I think there are two main components to this. The first is that teachers must shift the burden of responsibility of learning over to the students. The posting Don't Lecture Me! from a few weeks ago is a prime example of (finally) seeing this transition make its way to the college level. Teachers must at least supplement their chalk-and-talks with some activities like Socratic Seminar where students are making meaning for themselves.
The second is that students must engage in different styles of learning, if for no other reason than to find out more about themselves as learners. What I am getting at is that we have to teach students the skill of metacognition. In order to know how to learn students need to know how they learn as individuals.
The seventh skill from the September 4 article that I posted is the skill of being accountable. On a local level, I feel like this skill is happening on a regular basis. More and more schools are moving to a "logical consequences" model that is attempting to hold students accountable. Programs like Time to Teach are training teachers to not only make logical consequences in the classroom but to help remediate student behavior by making them immediately accountable for their actions.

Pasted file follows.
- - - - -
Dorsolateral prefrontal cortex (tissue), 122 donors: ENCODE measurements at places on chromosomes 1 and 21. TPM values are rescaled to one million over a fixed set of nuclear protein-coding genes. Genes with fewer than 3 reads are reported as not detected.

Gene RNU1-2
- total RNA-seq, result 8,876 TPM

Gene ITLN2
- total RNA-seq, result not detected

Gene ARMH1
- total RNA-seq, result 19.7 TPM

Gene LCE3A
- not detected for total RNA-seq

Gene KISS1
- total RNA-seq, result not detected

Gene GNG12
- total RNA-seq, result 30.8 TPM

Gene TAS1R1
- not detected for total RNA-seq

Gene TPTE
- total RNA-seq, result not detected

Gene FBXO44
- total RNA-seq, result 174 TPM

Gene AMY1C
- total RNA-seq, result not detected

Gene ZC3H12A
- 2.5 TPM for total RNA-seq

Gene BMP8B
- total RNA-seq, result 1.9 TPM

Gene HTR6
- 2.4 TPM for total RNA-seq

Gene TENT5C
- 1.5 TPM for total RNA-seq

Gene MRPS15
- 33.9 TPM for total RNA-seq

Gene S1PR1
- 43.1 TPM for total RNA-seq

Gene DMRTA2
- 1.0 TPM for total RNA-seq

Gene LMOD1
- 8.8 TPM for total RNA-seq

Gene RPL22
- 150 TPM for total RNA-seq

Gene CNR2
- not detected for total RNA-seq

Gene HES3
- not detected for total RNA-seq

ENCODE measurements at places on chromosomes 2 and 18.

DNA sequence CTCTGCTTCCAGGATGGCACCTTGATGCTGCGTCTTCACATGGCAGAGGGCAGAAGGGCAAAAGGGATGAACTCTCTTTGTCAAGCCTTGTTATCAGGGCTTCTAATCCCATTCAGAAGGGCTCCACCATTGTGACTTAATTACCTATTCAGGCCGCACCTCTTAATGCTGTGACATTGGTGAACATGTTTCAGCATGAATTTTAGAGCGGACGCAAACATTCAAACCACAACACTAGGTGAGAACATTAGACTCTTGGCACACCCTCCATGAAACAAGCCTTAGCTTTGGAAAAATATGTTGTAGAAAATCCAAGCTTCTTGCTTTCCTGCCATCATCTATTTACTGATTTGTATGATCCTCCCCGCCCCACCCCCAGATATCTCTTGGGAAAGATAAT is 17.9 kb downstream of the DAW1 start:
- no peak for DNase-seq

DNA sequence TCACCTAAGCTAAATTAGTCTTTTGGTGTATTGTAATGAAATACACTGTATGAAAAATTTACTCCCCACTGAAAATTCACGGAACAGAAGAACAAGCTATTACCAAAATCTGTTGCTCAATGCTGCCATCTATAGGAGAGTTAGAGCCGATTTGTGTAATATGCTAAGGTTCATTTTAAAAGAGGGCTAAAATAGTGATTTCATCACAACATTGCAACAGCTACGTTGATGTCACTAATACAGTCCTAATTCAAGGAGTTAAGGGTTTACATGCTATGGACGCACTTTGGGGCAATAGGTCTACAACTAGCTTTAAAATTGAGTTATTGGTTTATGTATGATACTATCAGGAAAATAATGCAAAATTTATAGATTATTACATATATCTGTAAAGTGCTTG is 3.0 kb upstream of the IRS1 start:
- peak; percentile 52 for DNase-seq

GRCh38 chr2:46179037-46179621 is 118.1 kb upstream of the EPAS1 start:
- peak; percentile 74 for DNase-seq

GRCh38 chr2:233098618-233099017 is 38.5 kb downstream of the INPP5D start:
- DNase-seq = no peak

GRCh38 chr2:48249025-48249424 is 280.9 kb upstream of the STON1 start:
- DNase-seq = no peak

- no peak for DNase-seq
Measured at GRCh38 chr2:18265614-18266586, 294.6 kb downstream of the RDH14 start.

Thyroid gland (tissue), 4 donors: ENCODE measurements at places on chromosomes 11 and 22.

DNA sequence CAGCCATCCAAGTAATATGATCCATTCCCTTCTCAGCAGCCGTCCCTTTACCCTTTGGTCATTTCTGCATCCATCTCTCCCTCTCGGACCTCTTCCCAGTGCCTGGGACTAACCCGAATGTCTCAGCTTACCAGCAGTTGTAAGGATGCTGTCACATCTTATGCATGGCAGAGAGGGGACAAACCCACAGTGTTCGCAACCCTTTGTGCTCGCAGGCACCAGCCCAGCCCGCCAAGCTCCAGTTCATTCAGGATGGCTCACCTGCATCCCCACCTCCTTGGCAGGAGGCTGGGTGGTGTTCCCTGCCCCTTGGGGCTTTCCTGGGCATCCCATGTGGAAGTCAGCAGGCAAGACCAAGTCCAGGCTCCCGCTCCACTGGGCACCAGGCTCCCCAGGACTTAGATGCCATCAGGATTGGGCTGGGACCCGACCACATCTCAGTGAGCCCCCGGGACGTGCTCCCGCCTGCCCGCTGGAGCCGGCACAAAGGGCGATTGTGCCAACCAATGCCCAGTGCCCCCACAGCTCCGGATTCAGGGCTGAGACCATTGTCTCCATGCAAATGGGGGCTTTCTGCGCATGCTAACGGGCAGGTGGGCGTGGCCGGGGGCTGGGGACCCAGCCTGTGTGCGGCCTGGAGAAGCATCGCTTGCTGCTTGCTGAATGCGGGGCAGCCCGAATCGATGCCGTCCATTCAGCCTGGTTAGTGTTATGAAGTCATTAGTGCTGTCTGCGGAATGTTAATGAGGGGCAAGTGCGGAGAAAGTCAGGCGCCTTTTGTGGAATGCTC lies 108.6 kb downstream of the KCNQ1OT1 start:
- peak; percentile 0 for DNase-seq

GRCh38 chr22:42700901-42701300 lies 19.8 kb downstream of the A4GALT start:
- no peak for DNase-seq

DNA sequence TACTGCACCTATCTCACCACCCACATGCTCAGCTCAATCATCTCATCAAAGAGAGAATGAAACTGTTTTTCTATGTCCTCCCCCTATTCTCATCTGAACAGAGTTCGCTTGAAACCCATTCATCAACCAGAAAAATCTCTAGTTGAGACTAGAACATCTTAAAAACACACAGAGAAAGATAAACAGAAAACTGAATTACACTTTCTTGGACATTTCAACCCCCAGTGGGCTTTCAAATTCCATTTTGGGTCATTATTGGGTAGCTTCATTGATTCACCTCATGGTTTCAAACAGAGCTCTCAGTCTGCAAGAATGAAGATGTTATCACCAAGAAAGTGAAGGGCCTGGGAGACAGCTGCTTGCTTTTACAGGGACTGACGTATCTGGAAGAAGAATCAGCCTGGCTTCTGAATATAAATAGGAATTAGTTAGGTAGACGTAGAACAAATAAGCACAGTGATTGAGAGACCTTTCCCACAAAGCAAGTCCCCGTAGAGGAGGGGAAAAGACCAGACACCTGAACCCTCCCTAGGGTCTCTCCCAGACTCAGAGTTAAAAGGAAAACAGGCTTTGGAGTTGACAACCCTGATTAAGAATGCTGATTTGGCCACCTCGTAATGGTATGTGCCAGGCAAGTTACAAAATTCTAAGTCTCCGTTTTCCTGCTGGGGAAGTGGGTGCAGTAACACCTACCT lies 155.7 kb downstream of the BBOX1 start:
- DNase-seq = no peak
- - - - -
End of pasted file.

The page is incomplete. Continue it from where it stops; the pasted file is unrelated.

Although I have seen more and more schools moving away from the old punishment models of accountability, my bigger concern is on the larger picture. For example, are the schools being accountable? Are the districts being accountable? Are the state governments being accountable? And so on. Then there is the question of being accountable to the local environment, to the greater ecologies and, of course, to the planet itself. For example, are oil companies being adequately held accountable?
What I am getting at is that if we want students to be accountable moving into the future, then we had better demonstrate the principle of being accountable if we want students to practice the skill of being accountable.